In 2010 there were 1200 Exabytes in existence, an Exabyte is equivalent to one billion gigabytes. There will be 40 Zettabytes by 2020, according to the International Data Corporation (IDC). That makes 40,000 Exabytes, or 40 trillion Gigabytes.
Igor Markov, a professor at Michigan EECS has named, among other things, these „Hot Topics“ for the year 2015 in the area of Big Data:
1. Big Data-Apps, Algorithmen und Architekturen
These include data mining, machine learning and hardware architectures that produce more data than we think is possible today.
2. Artificial Intelligence and Robotics
The human imagination, in terms of data mass, is gradually reaching its limits. It is becoming time to make machines more efficient. Previously, machines were built for a specific task. This is going to have to change immediately, because we need efficient algorithms, statistical models and new computer capacity.
3. Bio-computer science and use of computer science in biomedicine, medicine and health-care engineering
There is a big gap between what we know about the human brain today, and the functional possibilities of the living brain. Closing this gap is one of the greatest challenges of modern science. DNA and genetic analyses are now computer-based; and biomedical tools that allow, for example, microprocessors can release lifesaving substances into the body, are becoming part of our everyday lives to some degree. The amount of data that can be drawn from these processes lead to new insights and can improve medical treatment many times over.
The Cologne-based company ArangoDB is playing in the top league when it comes to NoSQL. And ParStream (also from Cologne), who deals with the data processing of IoT applications, was purchased by CISCO in November.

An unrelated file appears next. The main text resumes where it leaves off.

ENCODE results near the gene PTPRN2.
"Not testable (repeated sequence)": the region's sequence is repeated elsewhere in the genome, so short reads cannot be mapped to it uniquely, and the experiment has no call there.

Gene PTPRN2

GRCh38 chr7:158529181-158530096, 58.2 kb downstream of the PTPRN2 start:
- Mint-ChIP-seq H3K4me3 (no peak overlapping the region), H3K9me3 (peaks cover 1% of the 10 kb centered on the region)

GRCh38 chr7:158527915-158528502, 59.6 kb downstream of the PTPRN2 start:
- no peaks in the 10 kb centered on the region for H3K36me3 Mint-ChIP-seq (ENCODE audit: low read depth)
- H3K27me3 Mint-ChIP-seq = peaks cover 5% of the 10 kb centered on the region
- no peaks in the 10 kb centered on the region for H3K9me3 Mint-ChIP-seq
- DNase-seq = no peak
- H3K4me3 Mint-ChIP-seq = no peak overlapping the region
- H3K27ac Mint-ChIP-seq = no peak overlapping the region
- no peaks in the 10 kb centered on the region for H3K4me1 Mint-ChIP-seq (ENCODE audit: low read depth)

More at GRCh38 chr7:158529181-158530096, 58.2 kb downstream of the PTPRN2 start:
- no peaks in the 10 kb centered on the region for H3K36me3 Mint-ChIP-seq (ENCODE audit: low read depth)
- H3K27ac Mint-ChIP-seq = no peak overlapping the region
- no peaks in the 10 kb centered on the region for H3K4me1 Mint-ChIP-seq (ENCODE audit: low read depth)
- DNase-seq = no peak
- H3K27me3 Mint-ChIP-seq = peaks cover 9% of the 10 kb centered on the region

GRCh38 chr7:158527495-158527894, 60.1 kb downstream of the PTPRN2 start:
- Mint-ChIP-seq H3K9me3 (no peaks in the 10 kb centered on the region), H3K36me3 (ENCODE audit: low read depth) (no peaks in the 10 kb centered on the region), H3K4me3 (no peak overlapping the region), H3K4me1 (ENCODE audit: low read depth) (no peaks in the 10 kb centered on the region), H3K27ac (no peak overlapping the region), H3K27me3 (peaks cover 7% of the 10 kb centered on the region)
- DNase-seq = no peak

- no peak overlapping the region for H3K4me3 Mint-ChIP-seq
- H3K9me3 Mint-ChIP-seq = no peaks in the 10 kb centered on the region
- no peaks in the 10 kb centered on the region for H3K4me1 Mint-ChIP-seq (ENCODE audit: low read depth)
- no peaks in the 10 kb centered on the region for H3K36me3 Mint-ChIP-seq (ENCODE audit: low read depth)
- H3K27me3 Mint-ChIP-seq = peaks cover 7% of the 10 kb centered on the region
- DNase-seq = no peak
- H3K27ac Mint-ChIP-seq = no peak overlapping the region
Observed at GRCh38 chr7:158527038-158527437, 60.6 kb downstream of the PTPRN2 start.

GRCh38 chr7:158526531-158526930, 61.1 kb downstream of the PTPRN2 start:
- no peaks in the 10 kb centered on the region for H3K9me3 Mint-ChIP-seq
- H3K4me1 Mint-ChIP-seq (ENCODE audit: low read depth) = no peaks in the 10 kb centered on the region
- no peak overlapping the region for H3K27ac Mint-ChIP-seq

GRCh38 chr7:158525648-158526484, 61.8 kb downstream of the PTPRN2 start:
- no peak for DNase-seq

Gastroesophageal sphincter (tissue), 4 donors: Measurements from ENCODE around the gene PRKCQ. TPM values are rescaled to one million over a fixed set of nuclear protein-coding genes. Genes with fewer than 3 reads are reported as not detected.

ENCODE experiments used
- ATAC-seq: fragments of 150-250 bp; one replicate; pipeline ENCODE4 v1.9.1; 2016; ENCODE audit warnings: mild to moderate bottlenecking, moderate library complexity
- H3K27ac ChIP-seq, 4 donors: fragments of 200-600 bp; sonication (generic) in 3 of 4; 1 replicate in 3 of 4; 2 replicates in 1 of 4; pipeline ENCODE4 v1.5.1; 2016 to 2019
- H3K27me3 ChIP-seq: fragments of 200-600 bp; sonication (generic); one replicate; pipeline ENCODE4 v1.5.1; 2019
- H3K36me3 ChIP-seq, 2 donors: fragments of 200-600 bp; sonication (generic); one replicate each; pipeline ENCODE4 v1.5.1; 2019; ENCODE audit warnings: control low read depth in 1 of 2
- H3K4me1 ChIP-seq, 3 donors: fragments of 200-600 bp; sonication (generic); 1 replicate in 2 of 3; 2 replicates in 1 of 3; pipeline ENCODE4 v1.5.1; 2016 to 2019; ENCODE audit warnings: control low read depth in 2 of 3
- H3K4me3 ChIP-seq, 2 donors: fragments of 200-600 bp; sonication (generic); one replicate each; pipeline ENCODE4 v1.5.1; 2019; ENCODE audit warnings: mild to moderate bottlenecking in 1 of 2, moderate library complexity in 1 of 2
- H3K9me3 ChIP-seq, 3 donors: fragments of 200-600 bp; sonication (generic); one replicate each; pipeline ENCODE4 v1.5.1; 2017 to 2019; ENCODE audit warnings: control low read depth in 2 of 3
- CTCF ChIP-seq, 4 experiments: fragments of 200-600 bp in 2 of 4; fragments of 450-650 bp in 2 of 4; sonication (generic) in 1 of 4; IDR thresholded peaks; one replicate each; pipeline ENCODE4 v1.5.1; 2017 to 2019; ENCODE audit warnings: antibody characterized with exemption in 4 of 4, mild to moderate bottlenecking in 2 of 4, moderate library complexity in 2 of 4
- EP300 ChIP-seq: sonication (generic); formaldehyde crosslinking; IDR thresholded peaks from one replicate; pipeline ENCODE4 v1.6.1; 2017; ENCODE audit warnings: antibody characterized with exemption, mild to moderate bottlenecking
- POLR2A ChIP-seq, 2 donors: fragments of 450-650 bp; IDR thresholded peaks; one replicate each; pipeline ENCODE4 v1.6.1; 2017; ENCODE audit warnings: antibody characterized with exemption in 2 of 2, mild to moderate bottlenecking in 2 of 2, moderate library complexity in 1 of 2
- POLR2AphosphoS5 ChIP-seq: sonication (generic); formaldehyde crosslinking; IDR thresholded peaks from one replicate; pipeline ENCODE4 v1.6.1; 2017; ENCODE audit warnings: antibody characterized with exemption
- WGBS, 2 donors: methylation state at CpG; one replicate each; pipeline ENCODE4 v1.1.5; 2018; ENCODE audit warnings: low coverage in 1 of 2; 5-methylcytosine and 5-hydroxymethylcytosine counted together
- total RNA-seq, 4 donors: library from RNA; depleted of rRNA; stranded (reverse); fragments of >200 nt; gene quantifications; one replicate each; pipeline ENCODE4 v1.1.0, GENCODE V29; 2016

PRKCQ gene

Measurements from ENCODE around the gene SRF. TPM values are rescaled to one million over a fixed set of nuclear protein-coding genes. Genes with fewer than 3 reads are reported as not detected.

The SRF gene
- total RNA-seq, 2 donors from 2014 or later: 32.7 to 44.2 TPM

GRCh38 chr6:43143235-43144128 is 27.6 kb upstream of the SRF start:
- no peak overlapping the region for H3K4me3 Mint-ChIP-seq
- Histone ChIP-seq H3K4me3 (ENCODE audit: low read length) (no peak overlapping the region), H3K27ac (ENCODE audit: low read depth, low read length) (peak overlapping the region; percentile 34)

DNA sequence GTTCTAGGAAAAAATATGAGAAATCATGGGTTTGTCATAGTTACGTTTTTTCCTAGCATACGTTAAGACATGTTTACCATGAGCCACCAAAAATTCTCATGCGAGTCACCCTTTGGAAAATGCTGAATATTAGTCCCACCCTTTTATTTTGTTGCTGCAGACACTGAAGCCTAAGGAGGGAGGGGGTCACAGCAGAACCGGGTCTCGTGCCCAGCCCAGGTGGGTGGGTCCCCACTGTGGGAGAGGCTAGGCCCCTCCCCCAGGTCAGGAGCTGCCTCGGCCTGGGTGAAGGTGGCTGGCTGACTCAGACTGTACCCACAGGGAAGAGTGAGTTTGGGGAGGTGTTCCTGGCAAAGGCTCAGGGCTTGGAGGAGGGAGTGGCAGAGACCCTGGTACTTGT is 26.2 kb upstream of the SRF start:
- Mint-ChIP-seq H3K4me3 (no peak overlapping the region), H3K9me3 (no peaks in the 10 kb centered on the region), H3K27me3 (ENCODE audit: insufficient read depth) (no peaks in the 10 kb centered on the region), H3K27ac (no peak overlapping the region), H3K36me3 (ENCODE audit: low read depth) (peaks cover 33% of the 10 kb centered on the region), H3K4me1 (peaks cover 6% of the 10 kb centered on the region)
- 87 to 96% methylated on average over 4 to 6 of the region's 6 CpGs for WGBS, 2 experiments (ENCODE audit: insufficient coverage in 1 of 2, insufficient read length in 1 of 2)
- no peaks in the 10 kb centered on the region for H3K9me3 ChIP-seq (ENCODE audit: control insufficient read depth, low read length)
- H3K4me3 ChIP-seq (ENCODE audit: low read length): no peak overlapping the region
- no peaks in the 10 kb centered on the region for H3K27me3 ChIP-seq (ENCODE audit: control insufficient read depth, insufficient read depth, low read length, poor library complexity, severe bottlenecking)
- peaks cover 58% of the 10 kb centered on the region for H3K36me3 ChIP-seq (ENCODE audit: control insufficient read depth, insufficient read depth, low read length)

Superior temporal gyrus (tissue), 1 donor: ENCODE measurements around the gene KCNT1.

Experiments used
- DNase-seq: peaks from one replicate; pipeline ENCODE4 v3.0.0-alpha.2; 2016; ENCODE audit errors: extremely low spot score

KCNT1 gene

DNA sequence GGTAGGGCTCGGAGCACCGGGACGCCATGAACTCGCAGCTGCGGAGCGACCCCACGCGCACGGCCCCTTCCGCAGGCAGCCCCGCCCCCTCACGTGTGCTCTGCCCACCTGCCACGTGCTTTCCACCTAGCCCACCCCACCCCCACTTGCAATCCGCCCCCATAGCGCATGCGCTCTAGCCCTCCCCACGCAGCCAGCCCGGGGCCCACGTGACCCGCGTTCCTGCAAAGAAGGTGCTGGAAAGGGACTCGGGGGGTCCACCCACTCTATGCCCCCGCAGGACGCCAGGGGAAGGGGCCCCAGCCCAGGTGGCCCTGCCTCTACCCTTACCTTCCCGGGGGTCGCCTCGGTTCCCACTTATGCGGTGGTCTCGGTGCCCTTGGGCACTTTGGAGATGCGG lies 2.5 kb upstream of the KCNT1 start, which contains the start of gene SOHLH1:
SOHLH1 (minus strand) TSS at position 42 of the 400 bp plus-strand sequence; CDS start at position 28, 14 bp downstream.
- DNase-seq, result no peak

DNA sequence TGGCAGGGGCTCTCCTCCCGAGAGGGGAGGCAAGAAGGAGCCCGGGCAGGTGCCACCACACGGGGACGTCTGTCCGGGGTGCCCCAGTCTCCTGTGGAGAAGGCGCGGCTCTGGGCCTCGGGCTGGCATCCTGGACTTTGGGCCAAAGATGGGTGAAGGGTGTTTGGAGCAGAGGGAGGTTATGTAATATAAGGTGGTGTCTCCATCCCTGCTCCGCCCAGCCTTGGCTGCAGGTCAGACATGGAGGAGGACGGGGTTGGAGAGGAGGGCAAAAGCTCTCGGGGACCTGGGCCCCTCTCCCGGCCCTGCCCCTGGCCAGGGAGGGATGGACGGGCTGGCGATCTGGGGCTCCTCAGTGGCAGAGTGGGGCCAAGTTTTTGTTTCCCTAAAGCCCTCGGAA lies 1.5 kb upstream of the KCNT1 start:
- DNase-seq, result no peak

More and more companies are looking for a Data Scientist and want to use their data more meaningfully. The search for qualified people in this area is becoming increasingly difficult, because the modern Data Scientist must be able to take unstructured data, extract relevant information in a structured way, and create from this new structured data (interactive) visualisations, reports and ad hoc analyses, then preferably also automate and document the whole process. To do this, a Data Scientist needs knowledge of scripting languages, visualization frameworks, web technology and databases (SQL, NoSQL, Big Data), and must be the be familiar with standard developer tools such as bash, Linux, git, docker, regex, etc.. In short, an expert is needed who has a complete overview of the subject data, from data collection to the final product, i.e. they have a concrete recommendation for data-based action and can keep this in mind at all times. To do this, a Data Scientist must program better than a Statistician and know have mastered statistics more than a Programmer. Ideally, the Data Scientist has already begun work before the data has even been collected.
It remains exciting to see which direction German companies are developing. It is precisely issues such as data protection and legal security, which play a particularly important role in Germany, will probably (unfortunately) put a spanner in the works of some projects.
Increasingly we want to support projects in the field of data science, and offer Data Scientists a platform for exchange. Therefore, we have launched the Data Science Meetup Cologne. All information about the meetup can be found here.
On June 9, our third Big Data conference will be held with a focus on Data Science.
The program and the tickets are available here.